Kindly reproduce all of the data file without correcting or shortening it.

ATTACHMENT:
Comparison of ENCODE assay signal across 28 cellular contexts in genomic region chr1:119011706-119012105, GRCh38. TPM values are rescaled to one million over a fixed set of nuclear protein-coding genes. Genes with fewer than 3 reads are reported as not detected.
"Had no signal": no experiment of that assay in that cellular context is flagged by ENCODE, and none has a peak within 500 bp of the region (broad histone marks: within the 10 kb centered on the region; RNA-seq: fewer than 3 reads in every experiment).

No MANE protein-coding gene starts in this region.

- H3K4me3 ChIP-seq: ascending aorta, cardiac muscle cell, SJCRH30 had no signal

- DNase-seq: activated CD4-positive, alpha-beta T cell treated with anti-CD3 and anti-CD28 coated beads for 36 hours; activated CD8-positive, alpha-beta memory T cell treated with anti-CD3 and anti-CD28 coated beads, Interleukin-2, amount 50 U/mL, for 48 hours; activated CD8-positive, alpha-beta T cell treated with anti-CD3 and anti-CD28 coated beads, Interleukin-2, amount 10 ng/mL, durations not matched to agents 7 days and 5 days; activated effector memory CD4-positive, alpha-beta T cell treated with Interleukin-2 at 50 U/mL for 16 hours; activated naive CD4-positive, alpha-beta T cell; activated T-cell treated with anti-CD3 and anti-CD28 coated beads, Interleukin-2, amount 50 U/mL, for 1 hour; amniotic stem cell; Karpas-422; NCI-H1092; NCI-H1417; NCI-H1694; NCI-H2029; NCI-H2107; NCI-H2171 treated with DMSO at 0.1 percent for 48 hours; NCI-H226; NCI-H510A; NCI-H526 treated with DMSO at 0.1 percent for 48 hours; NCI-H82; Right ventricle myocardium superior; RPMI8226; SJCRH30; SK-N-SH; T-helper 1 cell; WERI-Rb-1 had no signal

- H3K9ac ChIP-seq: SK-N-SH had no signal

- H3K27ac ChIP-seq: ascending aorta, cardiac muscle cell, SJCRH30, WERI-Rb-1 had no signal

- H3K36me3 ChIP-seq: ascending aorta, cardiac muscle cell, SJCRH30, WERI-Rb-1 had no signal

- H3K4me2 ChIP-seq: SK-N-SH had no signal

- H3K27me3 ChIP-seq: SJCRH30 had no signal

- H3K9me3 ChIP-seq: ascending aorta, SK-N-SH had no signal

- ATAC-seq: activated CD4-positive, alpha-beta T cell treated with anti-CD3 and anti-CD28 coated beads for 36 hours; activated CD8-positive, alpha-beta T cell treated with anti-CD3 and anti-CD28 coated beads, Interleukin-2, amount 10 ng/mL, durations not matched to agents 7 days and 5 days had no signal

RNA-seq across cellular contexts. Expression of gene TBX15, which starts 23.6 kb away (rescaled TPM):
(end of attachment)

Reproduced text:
Comparison of ENCODE assay signal across 28 cellular contexts in genomic region chr1:119011706-119012105, GRCh38. TPM values are rescaled to one million over a fixed set of nuclear protein-coding genes. Genes with fewer than 3 reads are reported as not detected.
"Had no signal": no experiment of that assay in that cellular context is flagged by ENCODE, and none has a peak within 500 bp of the region (broad histone marks: within the 10 kb centered on the region; RNA-seq: fewer than 3 reads in every experiment).

No MANE protein-coding gene starts in this region.

- H3K4me3 ChIP-seq: ascending aorta, cardiac muscle cell, SJCRH30 had no signal

- DNase-seq: activated CD4-positive, alpha-beta T cell treated with anti-CD3 and anti-CD28 coated beads for 36 hours; activated CD8-positive, alpha-beta memory T cell treated with anti-CD3 and anti-CD28 coated beads, Interleukin-2, amount 50 U/mL, for 48 hours; activated CD8-positive, alpha-beta T cell treated with anti-CD3 and anti-CD28 coated beads, Interleukin-2, amount 10 ng/mL, durations not matched to agents 7 days and 5 days; activated effector memory CD4-positive, alpha-beta T cell treated with Interleukin-2 at 50 U/mL for 16 hours; activated naive CD4-positive, alpha-beta T cell; activated T-cell treated with anti-CD3 and anti-CD28 coated beads, Interleukin-2, amount 50 U/mL, for 1 hour; amniotic stem cell; Karpas-422; NCI-H1092; NCI-H1417; NCI-H1694; NCI-H2029; NCI-H2107; NCI-H2171 treated with DMSO at 0.1 percent for 48 hours; NCI-H226; NCI-H510A; NCI-H526 treated with DMSO at 0.1 percent for 48 hours; NCI-H82; Right ventricle myocardium superior; RPMI8226; SJCRH30; SK-N-SH; T-helper 1 cell; WERI-Rb-1 had no signal

- H3K9ac ChIP-seq: SK-N-SH had no signal

- H3K27ac ChIP-seq: ascending aorta, cardiac muscle cell, SJCRH30, WERI-Rb-1 had no signal

- H3K36me3 ChIP-seq: ascending aorta, cardiac muscle cell, SJCRH30, WERI-Rb-1 had no signal

- H3K4me2 ChIP-seq: SK-N-SH had no signal

- H3K27me3 ChIP-seq: SJCRH30 had no signal

- H3K9me3 ChIP-seq: ascending aorta, SK-N-SH had no signal

- ATAC-seq: activated CD4-positive, alpha-beta T cell treated with anti-CD3 and anti-CD28 coated beads for 36 hours; activated CD8-positive, alpha-beta T cell treated with anti-CD3 and anti-CD28 coated beads, Interleukin-2, amount 10 ng/mL, durations not matched to agents 7 days and 5 days had no signal

RNA-seq across cellular contexts. Expression of gene TBX15, which starts 23.6 kb away (rescaled TPM):